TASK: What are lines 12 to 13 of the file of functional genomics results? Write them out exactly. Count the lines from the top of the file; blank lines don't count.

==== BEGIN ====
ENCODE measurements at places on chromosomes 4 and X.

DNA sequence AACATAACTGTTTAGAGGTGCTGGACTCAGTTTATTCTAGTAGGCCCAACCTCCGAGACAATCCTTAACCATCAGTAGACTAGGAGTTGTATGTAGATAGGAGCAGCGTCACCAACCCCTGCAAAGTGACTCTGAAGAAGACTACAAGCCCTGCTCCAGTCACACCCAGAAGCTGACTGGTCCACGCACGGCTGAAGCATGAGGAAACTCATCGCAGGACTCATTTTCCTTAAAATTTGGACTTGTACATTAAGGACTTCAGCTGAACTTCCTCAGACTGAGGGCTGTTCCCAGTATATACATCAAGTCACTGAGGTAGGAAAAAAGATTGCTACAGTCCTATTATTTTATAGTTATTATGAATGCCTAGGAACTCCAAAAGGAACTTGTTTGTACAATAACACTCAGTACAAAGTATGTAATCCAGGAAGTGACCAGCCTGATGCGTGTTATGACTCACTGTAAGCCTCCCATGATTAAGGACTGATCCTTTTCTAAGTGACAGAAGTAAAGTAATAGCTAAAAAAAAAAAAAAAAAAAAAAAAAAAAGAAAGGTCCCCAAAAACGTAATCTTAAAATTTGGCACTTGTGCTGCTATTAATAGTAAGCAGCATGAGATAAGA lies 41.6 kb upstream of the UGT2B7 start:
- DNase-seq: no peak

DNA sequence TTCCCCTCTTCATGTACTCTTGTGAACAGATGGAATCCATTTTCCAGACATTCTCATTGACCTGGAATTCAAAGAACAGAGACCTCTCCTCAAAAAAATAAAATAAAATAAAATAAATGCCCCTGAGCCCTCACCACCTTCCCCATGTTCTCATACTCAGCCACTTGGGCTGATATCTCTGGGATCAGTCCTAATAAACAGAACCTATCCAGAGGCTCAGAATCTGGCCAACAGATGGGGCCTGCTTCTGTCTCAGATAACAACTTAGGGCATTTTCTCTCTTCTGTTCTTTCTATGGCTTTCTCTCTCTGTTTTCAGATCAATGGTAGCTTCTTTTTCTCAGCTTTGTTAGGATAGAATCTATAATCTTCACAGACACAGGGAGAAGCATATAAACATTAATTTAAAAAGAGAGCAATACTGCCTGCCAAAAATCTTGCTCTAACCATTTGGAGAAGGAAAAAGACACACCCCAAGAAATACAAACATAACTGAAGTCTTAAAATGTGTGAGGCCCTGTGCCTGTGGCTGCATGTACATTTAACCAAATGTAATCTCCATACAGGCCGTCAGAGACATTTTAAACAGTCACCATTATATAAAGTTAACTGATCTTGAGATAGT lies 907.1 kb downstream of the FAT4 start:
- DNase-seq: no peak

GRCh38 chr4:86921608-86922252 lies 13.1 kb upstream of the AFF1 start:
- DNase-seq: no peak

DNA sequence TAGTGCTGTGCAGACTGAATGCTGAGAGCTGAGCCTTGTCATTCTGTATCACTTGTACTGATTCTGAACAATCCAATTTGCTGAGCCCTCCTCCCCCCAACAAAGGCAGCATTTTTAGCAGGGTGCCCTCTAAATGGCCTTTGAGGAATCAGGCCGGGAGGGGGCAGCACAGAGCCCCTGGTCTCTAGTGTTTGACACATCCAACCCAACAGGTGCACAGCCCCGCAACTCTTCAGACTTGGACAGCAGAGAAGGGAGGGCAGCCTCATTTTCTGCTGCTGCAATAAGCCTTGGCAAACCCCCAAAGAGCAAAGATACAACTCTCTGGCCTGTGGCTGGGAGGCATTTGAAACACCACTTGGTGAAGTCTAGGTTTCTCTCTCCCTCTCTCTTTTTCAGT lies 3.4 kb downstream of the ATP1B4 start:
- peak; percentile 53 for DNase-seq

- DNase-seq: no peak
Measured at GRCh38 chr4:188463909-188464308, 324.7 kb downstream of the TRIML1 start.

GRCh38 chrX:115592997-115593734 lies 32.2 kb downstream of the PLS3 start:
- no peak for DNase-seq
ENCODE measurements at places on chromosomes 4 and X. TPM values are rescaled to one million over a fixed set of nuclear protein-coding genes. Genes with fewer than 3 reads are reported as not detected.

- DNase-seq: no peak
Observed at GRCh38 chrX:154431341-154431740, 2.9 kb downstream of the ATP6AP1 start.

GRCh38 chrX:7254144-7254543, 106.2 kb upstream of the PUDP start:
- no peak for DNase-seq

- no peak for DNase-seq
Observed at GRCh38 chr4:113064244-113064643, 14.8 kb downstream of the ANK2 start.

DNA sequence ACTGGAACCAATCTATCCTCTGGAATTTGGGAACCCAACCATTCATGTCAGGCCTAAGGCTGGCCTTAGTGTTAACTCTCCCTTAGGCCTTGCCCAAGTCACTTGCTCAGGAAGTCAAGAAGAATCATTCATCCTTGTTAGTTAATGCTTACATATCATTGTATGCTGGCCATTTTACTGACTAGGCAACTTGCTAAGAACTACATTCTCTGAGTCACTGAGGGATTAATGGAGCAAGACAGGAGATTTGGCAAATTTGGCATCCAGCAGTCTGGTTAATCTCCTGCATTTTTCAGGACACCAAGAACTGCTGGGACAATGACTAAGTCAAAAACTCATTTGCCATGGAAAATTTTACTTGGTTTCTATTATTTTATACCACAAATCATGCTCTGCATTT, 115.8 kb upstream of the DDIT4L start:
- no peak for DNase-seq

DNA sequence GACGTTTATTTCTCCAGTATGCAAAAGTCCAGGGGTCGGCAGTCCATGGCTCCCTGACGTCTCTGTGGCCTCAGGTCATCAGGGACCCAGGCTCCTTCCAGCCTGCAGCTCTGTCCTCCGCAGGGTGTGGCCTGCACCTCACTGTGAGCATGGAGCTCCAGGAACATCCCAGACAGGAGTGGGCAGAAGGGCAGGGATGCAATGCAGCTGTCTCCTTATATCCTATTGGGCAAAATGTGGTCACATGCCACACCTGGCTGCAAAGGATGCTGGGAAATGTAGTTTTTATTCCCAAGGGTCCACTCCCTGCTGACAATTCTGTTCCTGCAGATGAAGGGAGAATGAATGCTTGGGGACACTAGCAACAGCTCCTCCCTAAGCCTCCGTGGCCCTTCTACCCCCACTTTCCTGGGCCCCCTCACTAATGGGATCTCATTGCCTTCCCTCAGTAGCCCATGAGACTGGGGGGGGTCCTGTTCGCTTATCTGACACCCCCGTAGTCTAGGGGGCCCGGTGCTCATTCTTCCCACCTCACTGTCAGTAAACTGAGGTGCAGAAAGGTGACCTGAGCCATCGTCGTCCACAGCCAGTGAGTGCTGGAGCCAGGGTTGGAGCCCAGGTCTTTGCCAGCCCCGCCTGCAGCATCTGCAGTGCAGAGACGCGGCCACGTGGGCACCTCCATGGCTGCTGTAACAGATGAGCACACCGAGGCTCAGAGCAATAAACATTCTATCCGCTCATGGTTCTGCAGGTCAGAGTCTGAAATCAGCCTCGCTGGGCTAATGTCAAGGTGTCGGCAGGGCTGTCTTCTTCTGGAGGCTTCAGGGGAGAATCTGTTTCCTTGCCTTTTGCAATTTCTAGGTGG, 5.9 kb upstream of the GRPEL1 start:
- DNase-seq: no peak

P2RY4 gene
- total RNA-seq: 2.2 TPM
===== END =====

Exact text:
GRCh38 chrX:115592997-115593734 lies 32.2 kb downstream of the PLS3 start:
- no peak for DNase-seq